Chike’s School Days by Chinua Achebe
In Chike’s School Days by Chinua Achebe we have the theme of tradition, modernity, religion, change, language and conflict. Taken from his Girls at War and Other Stories collection the story is narrated in the first person by an unnamed narrator and after reading the story the reader realises that Achebe may be exploring the theme of tradition. Chike’s mother does not allow Chike to eat with the other children in the village. She does not believe in following tradition in whereby all children eat together when invited into a neighbour’s home. Similarly in times of difficulty Amos’ mother resorts to getting help from the diviner even though she has briefly converted to Christianity. She believes that the diviner will help her when it comes to stopping Amos from marrying Sarah. However Amos still goes ahead and marries Sarah regardless of the actions of his mother and the diviner. If anything it is noticeable that religion is playing a big part in Amos’ life. Not only has he converted to Christianity but he also seems to have completely forgone any of his traditional beliefs. Which may be important as it highlights the influence of religion in particular Christianity among those who lived in Africa. Amos would be one of many who turned their backs on a traditional way of life. Favouring Christianity.
The theme of change is also self-evident in the story. Amos as an example and as mentioned has turned his back on the traditional values he was raised by. Similarly Sarah does not allow, again as mentioned, Chike to eat with the other children. There is a shift from tradition to what some might call modernity. Particularly when it comes to Chike’s education. He is being educated through the English language something that Chike likes very much. He is able to play with words and allow his mind to explore these words. Even if he does not fully understand what the words may mean. The important thing to remember is that Chike has an interest in his education. Even though it does not involve the teaching of the traditional values of the village. Which may be important as Achebe may be suggesting that Chike’s education is developmentally more superior to any education that he may receive through the traditional methods of the village. Again he may not understand everything that is being taught to him but he still none the less shows a great interest.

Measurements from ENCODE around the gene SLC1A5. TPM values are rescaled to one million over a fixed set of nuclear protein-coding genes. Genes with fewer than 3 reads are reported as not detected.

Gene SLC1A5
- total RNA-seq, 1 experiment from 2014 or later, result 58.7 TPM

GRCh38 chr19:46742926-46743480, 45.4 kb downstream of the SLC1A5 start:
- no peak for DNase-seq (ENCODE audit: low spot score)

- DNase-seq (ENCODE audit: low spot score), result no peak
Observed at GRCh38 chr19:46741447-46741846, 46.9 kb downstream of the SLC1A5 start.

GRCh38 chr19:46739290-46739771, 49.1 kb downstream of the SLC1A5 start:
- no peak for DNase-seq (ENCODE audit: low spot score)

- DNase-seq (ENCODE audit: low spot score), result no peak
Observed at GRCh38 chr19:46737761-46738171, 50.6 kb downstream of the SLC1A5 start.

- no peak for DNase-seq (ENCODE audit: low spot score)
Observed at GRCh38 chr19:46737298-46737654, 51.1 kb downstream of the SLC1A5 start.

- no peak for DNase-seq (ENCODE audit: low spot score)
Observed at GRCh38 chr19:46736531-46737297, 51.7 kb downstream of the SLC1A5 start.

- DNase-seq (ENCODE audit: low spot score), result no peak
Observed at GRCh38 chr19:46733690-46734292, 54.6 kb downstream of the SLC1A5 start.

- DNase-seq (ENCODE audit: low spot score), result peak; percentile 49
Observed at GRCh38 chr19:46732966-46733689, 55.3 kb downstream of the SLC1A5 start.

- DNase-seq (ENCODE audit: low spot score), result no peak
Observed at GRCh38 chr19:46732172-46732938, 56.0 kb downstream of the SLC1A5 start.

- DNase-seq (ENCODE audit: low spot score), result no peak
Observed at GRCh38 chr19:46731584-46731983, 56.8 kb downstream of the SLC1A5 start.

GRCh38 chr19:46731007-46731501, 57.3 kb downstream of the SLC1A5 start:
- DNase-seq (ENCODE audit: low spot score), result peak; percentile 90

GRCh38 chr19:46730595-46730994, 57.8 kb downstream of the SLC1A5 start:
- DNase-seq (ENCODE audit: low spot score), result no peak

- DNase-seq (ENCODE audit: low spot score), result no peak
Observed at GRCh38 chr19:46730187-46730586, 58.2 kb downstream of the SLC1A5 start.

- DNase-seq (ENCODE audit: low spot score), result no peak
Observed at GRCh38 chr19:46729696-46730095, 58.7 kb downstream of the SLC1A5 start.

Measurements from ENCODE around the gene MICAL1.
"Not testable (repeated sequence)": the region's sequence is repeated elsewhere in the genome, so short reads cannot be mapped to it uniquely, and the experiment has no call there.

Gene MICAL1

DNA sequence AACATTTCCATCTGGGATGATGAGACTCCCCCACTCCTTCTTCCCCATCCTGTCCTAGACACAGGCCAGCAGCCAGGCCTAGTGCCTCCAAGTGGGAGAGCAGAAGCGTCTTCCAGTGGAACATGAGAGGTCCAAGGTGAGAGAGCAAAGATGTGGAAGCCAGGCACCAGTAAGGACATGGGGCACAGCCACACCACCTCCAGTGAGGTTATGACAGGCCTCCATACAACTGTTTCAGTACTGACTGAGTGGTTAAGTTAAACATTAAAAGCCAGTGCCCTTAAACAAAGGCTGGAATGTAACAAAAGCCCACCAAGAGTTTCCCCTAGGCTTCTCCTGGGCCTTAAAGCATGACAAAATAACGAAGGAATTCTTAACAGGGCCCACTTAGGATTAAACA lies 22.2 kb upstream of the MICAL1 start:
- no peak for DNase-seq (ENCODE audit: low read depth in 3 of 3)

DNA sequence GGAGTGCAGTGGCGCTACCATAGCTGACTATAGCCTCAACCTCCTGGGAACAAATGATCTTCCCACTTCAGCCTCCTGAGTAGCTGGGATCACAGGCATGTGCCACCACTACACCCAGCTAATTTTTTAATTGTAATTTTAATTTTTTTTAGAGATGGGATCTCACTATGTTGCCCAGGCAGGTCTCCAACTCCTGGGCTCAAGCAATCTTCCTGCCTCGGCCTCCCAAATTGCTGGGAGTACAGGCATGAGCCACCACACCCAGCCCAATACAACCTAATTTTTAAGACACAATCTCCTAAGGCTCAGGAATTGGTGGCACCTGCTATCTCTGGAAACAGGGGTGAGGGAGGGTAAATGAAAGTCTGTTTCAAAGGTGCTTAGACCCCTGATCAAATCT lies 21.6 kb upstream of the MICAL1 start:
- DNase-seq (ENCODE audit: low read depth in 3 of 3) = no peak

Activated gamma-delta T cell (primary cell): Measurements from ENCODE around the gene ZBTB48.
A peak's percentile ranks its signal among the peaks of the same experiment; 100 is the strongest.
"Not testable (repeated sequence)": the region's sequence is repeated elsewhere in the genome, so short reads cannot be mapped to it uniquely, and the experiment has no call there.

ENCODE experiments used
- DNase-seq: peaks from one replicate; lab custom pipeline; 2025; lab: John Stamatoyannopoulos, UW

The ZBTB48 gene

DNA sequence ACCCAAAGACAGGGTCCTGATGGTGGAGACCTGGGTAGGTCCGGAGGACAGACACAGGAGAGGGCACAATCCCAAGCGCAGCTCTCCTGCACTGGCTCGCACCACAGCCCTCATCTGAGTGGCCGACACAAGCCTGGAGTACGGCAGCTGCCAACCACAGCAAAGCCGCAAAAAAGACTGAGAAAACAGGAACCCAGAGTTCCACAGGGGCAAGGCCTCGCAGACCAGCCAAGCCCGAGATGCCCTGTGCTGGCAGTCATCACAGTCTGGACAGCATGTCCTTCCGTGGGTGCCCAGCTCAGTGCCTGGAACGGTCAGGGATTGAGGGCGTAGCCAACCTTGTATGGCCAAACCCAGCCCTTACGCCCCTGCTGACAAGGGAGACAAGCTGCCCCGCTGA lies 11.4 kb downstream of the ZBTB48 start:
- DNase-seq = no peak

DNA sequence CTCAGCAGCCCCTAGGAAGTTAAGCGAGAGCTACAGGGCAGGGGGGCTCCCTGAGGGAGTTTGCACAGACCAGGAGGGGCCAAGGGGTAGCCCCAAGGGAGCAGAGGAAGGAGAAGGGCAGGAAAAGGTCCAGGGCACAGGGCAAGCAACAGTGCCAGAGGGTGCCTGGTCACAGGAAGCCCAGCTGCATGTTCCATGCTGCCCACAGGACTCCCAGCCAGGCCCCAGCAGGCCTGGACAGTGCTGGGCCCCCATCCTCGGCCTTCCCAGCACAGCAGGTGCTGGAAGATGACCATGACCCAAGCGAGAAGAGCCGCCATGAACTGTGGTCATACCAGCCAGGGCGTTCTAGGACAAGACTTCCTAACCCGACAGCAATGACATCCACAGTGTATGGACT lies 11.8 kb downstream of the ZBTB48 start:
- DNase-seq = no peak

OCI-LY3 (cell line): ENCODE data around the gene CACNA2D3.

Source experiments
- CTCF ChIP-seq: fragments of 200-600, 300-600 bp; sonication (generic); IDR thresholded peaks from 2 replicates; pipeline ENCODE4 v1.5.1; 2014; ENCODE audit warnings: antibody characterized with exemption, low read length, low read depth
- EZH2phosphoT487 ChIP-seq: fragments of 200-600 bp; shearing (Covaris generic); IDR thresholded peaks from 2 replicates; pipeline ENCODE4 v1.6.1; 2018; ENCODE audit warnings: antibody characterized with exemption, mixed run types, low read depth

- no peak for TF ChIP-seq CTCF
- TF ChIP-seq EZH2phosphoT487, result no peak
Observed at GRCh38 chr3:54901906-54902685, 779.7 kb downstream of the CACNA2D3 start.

It is this breakaway from tradition which Achebe may be focusing on. He might be placing a spotlight on traditional values within the village and suggesting that they may not be comparable to what modernity or Christianity has to offer. Tradition can take a person so far. However they must venture that little bit further to ensure there is an understanding of the world outside the village. A place that Chike himself when he gets older may end up exploring. He is better equipped to understand the outside world by way of abandoning traditional teachings and embracing a more modern method of learning. The fact that the diviner is unable to stop Amos from marrying Sarah may also be important as Achebe could be suggesting that the ways of the diviner may not necessarily be the right path to follow. In essence his actions have failed and Achebe may be suggesting so too have the traditional values of the village. It is also interesting that part of the village still believes in the traditional values of people like the diviner (Amos’ mother as an example). As this suggests there is a conflict between tradition and modernity within the village.
Some people still believe that there is nothing wrong with the way they live their lives while Sarah on the other hand might consider the ways of the village not to be appropriate. Something that is clear to the reader by Sarah’s refusal to let Chike eat with the other children. There also doesn’t seem to be any common ground between those who wish to live their lives in a traditional manner and those who have embraced modernity or Christianity. There is no unity in the village. Tradition and modernity are not good bed fellows. It is also possible that Achebe by contrasting traditional values against those of modernity or Christianity is suggesting that the outcome will only lead to conflict. Which is self-evident in the story. The only person who appears to be unaffected is Chike who has found a new world to explore. A world that does not include the traditional values of the village and which is ignited by the words (in English) that he is learning. It may also be significant that Chike is happy at the end of the story as Achebe could be suggesting that modernity is more relevant to Chike than any values in which his village may bestow on him. Chike appears to be happy in life learning through English. Modernity or Christianity may be more progressive in life to Chike than anything he might learn from those who adhere to the traditional values in the village.